- Associated Press - Friday, September 18, 2015

HARTFORD, Conn. (AP) - Gov. Dannel P. Malloy’s office announced Friday it is planning more than $102 million in new cuts to keep the state’s $20 billion budget in balance.

Benjamin Barnes, secretary of the Office of Policy and Management, said recent losses in the stock market have cut into anticipated state income and corporate tax revenue, making the $102,750,661 in cuts necessary.

The 2015-16 budget anticipated a 7.1 percent growth in state revenues, but Barnes says the administration now believes that figure will be closer to 4.4 percent.

“It would be reckless to expect these revenues to grow when the S&P; 500 is down more than 6 percent since May,” Barnes said.

The governor is ordering $99.2 million in cuts to Executive Branch agencies.

Barnes said about $63.4 million would come from the Department of Social Services in the form of state Medicaid payments to hospitals, a plan that drew immediate criticism from The Connecticut Hospital Association.

“With nearly one in five Connecticut residents on Medicaid, withdrawing even more funding from the state’s obligation is outrageous,” the group said.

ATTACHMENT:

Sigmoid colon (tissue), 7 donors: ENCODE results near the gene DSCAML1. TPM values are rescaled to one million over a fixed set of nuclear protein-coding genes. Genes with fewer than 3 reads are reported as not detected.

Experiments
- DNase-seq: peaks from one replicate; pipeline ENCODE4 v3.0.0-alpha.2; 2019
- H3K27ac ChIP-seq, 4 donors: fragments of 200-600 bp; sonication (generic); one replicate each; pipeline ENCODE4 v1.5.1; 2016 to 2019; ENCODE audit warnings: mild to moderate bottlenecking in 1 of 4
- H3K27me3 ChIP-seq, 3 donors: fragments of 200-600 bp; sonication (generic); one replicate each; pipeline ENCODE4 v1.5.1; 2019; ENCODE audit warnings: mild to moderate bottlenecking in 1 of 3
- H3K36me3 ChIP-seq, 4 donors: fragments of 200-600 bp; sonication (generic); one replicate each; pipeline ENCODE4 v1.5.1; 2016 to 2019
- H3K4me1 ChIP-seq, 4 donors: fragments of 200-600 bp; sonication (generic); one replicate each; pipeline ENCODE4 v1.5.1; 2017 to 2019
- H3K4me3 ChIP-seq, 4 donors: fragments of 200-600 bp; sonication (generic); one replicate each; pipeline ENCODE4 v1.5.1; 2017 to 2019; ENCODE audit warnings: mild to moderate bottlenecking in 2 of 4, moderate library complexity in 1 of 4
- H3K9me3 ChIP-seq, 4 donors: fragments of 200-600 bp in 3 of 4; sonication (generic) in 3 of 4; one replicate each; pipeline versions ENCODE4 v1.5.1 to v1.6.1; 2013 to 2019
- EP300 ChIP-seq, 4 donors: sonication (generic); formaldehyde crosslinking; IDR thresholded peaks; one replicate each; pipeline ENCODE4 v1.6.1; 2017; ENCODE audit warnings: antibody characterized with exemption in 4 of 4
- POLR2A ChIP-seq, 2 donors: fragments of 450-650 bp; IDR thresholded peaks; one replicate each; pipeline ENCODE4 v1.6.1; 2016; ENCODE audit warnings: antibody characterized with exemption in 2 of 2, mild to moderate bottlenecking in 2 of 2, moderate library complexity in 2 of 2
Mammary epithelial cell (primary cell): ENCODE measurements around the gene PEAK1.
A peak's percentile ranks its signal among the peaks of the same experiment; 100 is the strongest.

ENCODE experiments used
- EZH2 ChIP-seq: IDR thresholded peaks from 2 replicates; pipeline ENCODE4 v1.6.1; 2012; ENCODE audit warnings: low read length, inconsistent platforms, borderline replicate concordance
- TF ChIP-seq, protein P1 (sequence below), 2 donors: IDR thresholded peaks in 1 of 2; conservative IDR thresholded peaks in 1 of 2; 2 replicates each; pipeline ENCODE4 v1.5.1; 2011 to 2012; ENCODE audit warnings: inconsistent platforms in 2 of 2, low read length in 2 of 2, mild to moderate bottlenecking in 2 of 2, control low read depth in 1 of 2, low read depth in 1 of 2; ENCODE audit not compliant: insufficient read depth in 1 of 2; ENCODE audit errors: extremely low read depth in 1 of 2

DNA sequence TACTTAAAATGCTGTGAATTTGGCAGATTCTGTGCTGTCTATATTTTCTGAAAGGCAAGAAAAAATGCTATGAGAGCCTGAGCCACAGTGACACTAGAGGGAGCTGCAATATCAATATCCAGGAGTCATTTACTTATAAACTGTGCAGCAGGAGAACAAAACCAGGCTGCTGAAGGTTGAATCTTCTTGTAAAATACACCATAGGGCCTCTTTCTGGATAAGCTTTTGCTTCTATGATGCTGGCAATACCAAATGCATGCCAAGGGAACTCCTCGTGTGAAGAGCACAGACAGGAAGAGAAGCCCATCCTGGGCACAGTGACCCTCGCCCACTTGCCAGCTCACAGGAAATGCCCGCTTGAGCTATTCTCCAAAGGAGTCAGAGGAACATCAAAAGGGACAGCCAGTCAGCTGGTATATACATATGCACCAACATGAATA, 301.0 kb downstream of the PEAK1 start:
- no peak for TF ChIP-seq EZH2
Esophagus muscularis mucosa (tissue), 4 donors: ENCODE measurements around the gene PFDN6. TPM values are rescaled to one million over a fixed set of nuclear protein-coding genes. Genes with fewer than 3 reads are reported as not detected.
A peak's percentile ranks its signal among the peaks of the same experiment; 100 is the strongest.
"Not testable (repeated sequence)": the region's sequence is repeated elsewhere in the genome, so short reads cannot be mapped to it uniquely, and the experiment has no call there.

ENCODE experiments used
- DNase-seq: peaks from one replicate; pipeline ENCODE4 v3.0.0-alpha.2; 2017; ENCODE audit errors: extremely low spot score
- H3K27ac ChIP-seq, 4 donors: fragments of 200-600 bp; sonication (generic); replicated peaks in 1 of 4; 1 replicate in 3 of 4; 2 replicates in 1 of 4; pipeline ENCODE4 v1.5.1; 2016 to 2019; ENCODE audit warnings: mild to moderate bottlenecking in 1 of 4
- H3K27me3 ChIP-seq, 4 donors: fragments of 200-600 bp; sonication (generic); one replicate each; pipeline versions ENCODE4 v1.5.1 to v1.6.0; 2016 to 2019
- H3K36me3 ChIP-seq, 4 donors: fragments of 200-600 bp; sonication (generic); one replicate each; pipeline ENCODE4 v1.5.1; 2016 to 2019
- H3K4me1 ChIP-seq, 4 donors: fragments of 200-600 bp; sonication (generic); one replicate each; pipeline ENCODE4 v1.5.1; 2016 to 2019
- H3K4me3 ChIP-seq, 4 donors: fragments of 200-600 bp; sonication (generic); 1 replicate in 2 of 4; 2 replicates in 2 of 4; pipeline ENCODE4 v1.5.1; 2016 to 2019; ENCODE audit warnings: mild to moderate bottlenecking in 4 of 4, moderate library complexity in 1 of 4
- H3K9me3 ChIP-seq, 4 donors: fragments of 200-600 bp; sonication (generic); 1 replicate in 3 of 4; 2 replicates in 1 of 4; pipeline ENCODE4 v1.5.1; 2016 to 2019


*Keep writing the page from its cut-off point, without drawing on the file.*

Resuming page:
Other cuts include $8.4 million from the Department of Mental Health and Addiction Services and $7.6 million from the Department of Developmental Services.

The University of Connecticut will see $3.8 million in cuts, including $1.4 million to the UConn Health Center. The state university system will have its budget cut by $3.5 million.

Malloy has the authority to cut up to 5 percent of the amount allocated to individual state agencies in the state budget.

He cannot cut the budgets of the other two branches of government, but on Friday asked legislative leaders to reduce spending in that branch by $420,000 and is requesting the Judicial Branch reduce spending by $3.1 million.

The administration said it is not planning any job cuts.

Legislative leaders on both sides of the aisle expressed anger over the cuts.

House Speaker Brendan Sharkey, D-Hamden, said the rescissions are likely to adversely impact the delivery of health care in the state and promised the Legislature would look to mitigate the cuts during its next session.

Senate Minority Leader Len Fasano, R-North Haven, called for a special legislative session next week to deal with the problem.

“Anyone who cares about children, about health care, and about services for our most vulnerable residents should be shouting from the rooftops,” he said.

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